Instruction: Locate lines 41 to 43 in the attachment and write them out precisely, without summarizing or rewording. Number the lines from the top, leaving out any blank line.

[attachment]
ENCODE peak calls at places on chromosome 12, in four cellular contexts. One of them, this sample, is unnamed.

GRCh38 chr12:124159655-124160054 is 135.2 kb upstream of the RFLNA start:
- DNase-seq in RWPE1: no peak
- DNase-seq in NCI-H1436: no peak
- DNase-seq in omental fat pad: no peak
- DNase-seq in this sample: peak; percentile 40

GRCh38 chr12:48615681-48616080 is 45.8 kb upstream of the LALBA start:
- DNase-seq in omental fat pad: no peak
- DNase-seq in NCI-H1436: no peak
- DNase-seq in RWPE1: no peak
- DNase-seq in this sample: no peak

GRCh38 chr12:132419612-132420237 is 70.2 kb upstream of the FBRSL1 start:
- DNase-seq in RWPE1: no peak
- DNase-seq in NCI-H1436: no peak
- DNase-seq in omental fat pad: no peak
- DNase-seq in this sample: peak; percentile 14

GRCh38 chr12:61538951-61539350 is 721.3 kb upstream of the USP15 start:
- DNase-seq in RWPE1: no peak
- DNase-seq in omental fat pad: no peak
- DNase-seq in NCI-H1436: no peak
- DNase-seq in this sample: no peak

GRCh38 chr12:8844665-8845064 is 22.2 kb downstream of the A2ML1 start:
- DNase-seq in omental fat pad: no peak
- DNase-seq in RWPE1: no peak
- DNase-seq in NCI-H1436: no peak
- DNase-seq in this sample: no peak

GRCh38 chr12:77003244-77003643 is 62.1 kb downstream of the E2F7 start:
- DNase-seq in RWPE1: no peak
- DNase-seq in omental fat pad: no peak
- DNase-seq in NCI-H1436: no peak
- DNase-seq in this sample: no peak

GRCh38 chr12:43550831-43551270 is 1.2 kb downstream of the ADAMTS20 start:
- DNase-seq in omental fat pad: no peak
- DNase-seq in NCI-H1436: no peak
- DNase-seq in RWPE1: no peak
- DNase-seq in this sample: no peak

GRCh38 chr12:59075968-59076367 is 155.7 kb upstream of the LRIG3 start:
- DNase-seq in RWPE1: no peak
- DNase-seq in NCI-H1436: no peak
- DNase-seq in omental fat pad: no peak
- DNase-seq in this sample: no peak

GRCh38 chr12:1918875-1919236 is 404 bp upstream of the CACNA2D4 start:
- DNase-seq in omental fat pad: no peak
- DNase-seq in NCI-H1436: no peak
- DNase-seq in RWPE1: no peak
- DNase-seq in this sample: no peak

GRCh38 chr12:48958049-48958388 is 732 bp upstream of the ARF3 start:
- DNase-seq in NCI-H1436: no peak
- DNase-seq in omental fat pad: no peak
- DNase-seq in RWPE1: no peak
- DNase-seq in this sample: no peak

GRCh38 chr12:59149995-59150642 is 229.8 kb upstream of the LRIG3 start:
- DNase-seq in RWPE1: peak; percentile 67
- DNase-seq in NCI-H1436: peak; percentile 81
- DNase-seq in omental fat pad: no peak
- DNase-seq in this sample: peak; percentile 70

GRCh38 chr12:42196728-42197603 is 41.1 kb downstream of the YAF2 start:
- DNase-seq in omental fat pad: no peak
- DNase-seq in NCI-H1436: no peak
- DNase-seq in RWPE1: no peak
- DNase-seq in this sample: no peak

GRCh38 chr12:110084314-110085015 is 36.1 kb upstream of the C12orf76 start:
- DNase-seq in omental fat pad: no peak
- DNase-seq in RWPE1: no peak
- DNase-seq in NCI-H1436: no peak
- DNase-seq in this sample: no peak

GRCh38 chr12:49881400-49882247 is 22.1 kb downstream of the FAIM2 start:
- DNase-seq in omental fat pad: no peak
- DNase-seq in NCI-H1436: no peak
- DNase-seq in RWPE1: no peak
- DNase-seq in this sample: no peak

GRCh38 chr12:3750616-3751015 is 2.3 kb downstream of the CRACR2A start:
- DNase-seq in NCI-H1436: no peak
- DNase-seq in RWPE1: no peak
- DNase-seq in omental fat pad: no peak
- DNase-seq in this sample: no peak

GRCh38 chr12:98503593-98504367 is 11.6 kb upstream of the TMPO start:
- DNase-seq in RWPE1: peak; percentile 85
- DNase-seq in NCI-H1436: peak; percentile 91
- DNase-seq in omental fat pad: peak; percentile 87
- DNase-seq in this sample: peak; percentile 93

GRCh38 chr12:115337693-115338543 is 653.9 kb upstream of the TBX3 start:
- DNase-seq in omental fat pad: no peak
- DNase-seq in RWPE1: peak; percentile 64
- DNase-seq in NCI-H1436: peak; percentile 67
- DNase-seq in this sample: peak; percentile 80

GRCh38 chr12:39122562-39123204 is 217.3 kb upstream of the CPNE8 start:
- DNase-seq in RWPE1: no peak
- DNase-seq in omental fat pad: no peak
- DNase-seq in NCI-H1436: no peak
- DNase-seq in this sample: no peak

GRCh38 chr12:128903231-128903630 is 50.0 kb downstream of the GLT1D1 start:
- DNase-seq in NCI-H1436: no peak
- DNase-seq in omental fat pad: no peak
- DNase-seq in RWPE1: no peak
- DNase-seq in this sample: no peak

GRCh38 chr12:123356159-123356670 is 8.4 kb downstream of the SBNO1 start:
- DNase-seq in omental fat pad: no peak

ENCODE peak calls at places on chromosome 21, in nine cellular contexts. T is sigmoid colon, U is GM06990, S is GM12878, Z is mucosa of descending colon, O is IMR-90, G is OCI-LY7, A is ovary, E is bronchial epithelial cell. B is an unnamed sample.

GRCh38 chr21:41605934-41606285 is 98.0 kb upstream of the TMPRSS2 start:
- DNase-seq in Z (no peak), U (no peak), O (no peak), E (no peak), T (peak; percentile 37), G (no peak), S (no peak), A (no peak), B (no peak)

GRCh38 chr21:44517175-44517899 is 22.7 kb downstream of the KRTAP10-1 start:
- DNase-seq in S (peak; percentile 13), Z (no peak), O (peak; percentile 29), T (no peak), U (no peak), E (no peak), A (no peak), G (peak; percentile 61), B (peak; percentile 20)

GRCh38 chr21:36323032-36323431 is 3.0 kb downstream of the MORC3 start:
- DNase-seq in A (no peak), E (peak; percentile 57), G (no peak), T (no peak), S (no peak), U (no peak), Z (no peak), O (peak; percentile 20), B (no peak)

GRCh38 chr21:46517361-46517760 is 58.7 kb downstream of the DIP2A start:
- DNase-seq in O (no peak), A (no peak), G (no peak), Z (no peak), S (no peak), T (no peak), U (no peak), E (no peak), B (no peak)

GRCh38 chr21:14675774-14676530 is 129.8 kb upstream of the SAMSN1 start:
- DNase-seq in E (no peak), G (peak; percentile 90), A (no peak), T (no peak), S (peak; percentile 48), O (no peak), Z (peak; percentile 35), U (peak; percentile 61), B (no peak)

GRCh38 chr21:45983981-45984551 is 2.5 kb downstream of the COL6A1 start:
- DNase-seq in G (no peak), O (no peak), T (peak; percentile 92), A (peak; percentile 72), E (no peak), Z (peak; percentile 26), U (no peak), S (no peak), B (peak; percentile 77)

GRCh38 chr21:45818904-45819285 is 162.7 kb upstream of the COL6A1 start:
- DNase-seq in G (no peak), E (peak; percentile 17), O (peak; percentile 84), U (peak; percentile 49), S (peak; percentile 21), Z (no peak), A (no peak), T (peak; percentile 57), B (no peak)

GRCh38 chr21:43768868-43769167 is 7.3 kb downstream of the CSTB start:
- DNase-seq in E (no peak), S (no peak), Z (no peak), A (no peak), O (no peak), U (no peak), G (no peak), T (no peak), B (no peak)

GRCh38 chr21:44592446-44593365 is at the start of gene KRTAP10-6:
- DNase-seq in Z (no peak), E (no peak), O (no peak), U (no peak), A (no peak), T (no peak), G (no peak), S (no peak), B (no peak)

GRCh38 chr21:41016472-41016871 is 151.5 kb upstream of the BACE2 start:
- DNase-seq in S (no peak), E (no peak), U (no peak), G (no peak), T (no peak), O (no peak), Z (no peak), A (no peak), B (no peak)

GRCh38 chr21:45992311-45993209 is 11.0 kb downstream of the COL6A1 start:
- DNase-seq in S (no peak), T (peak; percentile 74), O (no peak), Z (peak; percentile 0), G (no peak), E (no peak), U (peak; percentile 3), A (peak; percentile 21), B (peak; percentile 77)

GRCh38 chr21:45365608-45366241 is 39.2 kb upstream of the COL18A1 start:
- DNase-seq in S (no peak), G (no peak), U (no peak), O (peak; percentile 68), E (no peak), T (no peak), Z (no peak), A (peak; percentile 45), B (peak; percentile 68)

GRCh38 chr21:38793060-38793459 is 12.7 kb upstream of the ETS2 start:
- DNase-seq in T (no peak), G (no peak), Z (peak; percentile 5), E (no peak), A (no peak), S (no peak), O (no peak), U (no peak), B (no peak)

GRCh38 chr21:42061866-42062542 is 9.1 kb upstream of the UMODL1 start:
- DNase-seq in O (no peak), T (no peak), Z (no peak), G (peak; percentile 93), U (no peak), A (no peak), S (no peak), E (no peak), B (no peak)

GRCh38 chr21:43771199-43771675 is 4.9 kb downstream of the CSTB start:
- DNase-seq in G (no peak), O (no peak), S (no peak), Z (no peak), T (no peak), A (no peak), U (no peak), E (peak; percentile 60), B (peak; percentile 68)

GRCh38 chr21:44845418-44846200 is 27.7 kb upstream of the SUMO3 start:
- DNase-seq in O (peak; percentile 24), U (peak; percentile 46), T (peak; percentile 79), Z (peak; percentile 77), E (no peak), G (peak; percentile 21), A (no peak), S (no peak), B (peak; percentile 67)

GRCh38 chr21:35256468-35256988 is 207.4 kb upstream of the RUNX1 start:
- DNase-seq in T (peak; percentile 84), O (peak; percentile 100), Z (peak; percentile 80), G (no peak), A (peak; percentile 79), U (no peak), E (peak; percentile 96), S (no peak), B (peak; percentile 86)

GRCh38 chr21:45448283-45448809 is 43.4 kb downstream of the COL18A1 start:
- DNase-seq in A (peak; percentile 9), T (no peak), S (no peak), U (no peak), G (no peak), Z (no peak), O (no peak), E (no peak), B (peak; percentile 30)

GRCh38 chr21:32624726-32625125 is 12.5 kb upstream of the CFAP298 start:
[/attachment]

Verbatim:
- DNase-seq in this sample: no peak

GRCh38 chr12:1918875-1919236 is 404 bp upstream of the CACNA2D4 start:
- DNase-seq in omental fat pad: no peak